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2023-06-07 Ian Dobbs-Dixon (NYU Abu Dhabi)

Probing the Multidimensional Nature of Atmospheres of Hot Jupiters


By far, the most thoroughly observationally and theoretically characterized extrasolar planets are the class of short-period, highly irradiated, gas-giant planets. Though much of our understanding of atmospheric dynamics and planetary evolution is derived from solar system planets, observations and models of these exoplanets have suggested the dynamics of their atmospheres is dramatically different then anything we’ve previously seen. I will discuss the multiple aspects of these models utilizing 3D radiative hydrodynamical simulations coupled to a variety of models exploring jet formation, the formation of exotic clouds, and overall planetary evolution. The high quality of contemporary observations, including JWST, is for the first time allowing us to probe some of these previously inaccessible physical phenomena, including circumplanetary jet strength, latitudinal width, and depth. Utilizing a combination of retrieval calculations and GCM models, serving as a test of ground truths, I will demonstrate how one can disentangle these physical processes utilizing current observations in transit, eclipse and phase curves.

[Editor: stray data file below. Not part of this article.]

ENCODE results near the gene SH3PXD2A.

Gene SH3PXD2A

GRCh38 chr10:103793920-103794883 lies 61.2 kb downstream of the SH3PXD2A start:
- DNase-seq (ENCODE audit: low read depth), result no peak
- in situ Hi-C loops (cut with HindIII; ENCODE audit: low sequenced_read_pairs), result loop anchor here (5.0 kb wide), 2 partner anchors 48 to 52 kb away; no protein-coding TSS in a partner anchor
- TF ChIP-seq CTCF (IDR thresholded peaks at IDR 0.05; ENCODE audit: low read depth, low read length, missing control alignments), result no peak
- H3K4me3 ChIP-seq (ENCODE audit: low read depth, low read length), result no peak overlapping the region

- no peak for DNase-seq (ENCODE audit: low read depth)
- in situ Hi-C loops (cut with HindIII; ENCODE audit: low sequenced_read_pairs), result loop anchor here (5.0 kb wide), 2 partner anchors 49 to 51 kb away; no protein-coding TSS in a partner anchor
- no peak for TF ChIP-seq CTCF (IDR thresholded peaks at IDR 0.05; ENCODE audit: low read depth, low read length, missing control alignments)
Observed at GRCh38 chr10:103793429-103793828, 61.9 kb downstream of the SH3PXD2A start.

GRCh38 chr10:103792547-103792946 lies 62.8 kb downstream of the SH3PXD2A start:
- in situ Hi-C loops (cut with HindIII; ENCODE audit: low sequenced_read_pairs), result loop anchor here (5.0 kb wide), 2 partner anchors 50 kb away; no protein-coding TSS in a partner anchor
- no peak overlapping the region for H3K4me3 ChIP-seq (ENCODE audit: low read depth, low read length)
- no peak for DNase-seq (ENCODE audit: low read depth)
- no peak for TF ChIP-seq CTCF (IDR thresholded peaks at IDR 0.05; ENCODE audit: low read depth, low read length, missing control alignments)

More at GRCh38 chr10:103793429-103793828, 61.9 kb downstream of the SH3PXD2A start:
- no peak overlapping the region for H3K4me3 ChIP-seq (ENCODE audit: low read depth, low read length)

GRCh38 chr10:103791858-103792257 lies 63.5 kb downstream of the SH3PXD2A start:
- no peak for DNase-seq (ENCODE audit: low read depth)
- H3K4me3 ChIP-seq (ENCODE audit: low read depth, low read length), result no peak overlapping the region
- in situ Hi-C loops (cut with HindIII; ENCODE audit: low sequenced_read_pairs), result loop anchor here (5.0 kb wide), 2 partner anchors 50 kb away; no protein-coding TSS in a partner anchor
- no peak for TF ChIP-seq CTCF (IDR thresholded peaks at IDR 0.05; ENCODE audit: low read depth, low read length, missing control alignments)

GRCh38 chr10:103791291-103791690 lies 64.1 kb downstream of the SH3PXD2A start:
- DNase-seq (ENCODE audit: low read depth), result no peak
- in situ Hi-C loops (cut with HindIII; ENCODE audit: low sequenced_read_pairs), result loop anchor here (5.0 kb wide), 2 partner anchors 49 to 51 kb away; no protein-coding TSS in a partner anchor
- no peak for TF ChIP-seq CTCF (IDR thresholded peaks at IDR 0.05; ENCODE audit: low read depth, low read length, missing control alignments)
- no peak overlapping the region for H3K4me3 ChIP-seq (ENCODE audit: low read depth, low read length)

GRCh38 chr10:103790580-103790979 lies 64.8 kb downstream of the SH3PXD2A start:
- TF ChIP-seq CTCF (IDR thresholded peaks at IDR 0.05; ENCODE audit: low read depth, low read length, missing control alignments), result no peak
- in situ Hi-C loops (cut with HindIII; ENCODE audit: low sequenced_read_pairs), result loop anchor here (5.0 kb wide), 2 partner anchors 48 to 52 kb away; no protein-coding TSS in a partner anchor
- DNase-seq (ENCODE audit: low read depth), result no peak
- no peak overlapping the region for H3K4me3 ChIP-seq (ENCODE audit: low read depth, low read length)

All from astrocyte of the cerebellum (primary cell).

Brief Bio:

Ian did his PhD in Astronomy and Astrophysics from UC Santa Cruz with Prof. Doug Lin. He then moved to McGill in Montreal where he was a CITA Fellow for several years, then to University of Washington in Seattle where he was a Sagan Fellow, before finally joining the faculty at NYUAD in 2014